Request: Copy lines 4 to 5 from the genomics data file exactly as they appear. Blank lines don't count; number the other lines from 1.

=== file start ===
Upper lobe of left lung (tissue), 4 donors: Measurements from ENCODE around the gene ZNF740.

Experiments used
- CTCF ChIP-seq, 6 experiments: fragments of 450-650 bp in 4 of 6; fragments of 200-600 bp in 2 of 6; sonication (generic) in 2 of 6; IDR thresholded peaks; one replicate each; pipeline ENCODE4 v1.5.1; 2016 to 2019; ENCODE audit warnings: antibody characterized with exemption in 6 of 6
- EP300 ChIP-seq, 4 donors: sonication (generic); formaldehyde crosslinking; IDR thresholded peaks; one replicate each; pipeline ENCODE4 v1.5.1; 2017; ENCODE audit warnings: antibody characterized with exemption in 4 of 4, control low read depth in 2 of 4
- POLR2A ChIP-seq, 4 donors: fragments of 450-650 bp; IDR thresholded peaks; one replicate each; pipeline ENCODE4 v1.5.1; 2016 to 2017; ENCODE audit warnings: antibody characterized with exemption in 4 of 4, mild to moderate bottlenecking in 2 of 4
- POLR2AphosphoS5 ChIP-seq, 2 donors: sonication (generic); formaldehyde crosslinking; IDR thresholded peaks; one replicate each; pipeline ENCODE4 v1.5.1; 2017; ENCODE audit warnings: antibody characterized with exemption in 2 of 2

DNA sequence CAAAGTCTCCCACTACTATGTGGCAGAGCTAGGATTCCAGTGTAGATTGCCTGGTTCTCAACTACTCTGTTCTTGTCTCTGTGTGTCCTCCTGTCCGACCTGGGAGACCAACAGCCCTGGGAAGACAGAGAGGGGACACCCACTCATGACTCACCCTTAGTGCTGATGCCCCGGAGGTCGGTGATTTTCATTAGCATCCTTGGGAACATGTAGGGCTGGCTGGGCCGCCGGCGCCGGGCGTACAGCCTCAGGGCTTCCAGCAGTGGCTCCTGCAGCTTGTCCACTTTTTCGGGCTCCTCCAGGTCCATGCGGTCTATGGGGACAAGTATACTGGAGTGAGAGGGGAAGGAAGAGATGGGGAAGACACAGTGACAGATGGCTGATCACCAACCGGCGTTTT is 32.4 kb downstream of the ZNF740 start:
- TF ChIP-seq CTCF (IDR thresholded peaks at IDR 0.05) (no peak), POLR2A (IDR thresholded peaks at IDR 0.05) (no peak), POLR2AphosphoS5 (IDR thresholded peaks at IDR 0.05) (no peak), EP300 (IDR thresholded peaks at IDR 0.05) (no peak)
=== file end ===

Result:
- EP300 ChIP-seq, 4 donors: sonication (generic); formaldehyde crosslinking; IDR thresholded peaks; one replicate each; pipeline ENCODE4 v1.5.1; 2017; ENCODE audit warnings: antibody characterized with exemption in 4 of 4, control low read depth in 2 of 4
- POLR2A ChIP-seq, 4 donors: fragments of 450-650 bp; IDR thresholded peaks; one replicate each; pipeline ENCODE4 v1.5.1; 2016 to 2017; ENCODE audit warnings: antibody characterized with exemption in 4 of 4, mild to moderate bottlenecking in 2 of 4